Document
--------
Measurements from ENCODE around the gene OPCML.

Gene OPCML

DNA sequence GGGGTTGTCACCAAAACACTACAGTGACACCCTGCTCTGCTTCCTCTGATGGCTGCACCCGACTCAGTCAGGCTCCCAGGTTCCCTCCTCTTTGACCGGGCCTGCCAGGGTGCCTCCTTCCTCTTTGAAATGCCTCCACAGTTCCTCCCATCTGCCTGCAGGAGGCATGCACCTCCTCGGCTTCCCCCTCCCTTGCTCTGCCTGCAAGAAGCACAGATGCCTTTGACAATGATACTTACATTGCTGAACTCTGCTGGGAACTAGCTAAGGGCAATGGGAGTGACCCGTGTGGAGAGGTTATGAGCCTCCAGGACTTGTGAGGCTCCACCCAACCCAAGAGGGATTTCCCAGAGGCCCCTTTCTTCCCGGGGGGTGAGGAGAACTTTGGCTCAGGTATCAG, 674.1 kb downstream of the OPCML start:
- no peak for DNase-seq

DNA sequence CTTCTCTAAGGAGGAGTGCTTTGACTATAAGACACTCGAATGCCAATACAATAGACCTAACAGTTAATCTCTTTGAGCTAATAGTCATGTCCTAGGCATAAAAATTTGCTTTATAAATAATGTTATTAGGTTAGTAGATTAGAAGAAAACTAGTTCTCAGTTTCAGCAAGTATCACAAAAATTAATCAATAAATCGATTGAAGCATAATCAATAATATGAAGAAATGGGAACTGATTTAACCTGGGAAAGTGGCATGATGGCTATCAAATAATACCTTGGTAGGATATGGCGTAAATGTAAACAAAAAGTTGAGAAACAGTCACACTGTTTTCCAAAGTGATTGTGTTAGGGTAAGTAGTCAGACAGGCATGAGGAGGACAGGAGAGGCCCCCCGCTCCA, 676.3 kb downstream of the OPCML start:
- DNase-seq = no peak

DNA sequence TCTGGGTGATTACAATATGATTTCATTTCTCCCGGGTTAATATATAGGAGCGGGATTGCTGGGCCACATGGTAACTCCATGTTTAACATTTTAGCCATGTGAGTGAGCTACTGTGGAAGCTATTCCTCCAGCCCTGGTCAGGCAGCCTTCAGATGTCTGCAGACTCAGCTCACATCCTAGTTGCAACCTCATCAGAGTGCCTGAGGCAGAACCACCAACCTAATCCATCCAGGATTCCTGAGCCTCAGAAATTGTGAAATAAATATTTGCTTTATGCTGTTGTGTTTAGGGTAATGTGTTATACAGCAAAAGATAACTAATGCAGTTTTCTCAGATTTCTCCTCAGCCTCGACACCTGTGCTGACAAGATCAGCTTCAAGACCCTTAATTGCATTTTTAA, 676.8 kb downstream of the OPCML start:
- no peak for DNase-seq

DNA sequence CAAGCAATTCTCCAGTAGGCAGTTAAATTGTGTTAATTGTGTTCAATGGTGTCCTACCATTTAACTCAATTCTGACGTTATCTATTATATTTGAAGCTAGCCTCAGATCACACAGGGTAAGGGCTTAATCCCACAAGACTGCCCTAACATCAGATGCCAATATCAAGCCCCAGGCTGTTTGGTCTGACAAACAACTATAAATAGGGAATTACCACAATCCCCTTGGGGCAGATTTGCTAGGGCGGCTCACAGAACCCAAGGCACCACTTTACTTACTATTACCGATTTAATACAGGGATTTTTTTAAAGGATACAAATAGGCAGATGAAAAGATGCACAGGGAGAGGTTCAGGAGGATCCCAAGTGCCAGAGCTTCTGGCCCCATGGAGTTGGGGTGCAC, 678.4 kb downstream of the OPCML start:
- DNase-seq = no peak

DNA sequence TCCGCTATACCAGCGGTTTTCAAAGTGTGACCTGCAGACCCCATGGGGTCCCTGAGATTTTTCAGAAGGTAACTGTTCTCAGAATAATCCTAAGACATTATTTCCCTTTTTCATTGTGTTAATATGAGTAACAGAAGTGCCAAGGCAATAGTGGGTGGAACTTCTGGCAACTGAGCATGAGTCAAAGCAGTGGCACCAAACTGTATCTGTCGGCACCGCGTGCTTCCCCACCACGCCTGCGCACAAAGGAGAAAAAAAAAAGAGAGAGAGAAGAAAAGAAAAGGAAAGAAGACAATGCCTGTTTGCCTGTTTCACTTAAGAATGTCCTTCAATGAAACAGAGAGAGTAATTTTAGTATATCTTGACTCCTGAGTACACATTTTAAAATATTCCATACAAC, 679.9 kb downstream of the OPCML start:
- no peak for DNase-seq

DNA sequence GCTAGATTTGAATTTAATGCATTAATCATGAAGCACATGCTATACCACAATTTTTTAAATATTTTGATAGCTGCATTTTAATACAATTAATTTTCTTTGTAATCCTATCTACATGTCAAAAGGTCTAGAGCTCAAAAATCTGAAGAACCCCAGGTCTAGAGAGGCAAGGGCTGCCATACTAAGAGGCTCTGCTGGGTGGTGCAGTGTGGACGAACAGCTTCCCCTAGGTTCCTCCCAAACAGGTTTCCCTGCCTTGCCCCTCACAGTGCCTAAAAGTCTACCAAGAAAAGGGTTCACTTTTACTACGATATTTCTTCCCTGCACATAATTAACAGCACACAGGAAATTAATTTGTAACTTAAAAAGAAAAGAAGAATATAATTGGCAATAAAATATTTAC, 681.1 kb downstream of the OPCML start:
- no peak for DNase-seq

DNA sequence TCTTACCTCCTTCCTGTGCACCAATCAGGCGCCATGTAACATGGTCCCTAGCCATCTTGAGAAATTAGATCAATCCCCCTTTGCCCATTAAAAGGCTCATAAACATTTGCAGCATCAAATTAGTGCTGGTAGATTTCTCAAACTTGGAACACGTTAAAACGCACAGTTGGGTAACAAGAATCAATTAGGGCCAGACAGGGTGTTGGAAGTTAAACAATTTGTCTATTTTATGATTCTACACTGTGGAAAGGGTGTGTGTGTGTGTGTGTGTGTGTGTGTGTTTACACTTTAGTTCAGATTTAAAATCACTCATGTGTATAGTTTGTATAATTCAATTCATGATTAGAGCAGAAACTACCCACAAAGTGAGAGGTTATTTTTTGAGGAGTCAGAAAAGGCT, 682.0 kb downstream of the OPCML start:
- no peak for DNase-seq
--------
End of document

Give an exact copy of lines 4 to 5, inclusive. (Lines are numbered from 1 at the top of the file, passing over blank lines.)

- no peak for DNase-seq

DNA sequence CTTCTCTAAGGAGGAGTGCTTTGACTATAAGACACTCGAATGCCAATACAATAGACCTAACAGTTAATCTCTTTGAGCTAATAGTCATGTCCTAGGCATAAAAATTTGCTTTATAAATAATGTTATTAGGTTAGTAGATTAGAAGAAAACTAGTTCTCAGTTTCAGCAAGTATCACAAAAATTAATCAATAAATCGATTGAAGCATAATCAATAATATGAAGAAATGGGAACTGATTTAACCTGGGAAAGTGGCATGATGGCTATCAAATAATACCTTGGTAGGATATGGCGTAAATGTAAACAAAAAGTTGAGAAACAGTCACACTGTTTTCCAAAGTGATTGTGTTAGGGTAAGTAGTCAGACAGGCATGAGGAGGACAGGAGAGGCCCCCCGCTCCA, 676.3 kb downstream of the OPCML start: